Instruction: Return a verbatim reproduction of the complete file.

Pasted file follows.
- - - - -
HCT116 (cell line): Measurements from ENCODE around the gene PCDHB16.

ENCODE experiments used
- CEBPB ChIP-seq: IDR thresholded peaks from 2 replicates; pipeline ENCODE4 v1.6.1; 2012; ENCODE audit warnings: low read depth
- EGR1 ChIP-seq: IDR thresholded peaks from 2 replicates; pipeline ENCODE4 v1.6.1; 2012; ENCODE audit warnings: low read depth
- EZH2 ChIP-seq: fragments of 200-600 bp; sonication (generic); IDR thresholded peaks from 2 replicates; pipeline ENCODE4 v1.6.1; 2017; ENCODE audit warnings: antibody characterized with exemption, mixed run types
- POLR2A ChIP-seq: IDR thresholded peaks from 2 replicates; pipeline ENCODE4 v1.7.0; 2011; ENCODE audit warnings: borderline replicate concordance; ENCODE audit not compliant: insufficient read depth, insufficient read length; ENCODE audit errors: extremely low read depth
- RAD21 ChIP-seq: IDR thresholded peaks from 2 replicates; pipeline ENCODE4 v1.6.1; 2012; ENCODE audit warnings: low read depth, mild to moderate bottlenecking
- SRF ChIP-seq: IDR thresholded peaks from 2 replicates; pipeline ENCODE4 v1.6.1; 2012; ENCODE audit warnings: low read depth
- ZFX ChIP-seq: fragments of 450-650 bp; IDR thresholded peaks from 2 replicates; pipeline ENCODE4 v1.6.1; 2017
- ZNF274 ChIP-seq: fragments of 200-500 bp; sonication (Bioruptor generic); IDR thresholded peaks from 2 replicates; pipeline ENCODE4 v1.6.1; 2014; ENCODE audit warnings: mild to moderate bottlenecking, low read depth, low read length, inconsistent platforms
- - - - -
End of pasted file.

HCT116 (cell line): Measurements from ENCODE around the gene PCDHB16.

ENCODE experiments used
- CEBPB ChIP-seq: IDR thresholded peaks from 2 replicates; pipeline ENCODE4 v1.6.1; 2012; ENCODE audit warnings: low read depth
- EGR1 ChIP-seq: IDR thresholded peaks from 2 replicates; pipeline ENCODE4 v1.6.1; 2012; ENCODE audit warnings: low read depth
- EZH2 ChIP-seq: fragments of 200-600 bp; sonication (generic); IDR thresholded peaks from 2 replicates; pipeline ENCODE4 v1.6.1; 2017; ENCODE audit warnings: antibody characterized with exemption, mixed run types
- POLR2A ChIP-seq: IDR thresholded peaks from 2 replicates; pipeline ENCODE4 v1.7.0; 2011; ENCODE audit warnings: borderline replicate concordance; ENCODE audit not compliant: insufficient read depth, insufficient read length; ENCODE audit errors: extremely low read depth
- RAD21 ChIP-seq: IDR thresholded peaks from 2 replicates; pipeline ENCODE4 v1.6.1; 2012; ENCODE audit warnings: low read depth, mild to moderate bottlenecking
- SRF ChIP-seq: IDR thresholded peaks from 2 replicates; pipeline ENCODE4 v1.6.1; 2012; ENCODE audit warnings: low read depth
- ZFX ChIP-seq: fragments of 450-650 bp; IDR thresholded peaks from 2 replicates; pipeline ENCODE4 v1.6.1; 2017
- ZNF274 ChIP-seq: fragments of 200-500 bp; sonication (Bioruptor generic); IDR thresholded peaks from 2 replicates; pipeline ENCODE4 v1.6.1; 2014; ENCODE audit warnings: mild to moderate bottlenecking, low read depth, low read length, inconsistent platforms